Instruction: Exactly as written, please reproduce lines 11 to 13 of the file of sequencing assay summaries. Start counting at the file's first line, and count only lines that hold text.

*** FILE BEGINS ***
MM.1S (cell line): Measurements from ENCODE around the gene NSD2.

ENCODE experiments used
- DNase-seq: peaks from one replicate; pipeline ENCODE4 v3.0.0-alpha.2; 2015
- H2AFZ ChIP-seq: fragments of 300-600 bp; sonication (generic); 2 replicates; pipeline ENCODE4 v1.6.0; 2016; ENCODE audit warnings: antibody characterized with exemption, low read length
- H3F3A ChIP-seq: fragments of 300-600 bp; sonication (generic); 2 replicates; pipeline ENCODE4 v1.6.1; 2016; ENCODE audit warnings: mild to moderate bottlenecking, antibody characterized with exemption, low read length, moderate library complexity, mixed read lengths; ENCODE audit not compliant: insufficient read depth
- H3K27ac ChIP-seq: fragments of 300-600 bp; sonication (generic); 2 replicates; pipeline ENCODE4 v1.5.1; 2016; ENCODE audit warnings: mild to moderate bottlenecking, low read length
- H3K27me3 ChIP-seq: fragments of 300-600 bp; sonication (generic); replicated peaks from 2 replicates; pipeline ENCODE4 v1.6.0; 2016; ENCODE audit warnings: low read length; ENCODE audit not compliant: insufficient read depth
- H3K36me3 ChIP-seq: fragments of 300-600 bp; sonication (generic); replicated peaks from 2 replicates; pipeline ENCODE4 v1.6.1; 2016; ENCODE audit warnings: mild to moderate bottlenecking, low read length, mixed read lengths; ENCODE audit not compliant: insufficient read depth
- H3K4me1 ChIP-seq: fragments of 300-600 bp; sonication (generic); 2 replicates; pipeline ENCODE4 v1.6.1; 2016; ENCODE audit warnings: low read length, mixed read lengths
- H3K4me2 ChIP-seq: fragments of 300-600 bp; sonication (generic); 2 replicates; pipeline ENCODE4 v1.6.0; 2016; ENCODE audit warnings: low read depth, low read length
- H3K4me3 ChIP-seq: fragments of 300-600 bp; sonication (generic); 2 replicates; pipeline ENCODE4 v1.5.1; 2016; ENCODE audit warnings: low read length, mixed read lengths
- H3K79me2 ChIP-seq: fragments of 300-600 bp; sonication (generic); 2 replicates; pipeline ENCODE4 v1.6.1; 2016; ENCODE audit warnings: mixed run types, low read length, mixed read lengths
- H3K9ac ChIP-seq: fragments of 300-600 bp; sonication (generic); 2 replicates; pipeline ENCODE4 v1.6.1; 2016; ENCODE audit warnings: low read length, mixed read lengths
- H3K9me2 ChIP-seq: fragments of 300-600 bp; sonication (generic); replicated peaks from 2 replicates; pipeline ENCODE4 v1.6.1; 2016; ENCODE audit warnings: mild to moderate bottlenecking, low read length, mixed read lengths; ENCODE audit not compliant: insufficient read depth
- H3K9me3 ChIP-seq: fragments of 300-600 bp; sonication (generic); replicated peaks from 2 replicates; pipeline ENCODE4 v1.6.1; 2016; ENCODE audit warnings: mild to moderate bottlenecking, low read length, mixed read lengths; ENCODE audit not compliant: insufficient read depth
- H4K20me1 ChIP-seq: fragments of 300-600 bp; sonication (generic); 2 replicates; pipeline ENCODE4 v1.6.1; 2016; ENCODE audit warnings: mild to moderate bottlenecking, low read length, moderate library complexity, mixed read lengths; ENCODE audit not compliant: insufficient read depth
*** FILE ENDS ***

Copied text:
- H3K4me3 ChIP-seq: fragments of 300-600 bp; sonication (generic); 2 replicates; pipeline ENCODE4 v1.5.1; 2016; ENCODE audit warnings: low read length, mixed read lengths
- H3K79me2 ChIP-seq: fragments of 300-600 bp; sonication (generic); 2 replicates; pipeline ENCODE4 v1.6.1; 2016; ENCODE audit warnings: mixed run types, low read length, mixed read lengths
- H3K9ac ChIP-seq: fragments of 300-600 bp; sonication (generic); 2 replicates; pipeline ENCODE4 v1.6.1; 2016; ENCODE audit warnings: low read length, mixed read lengths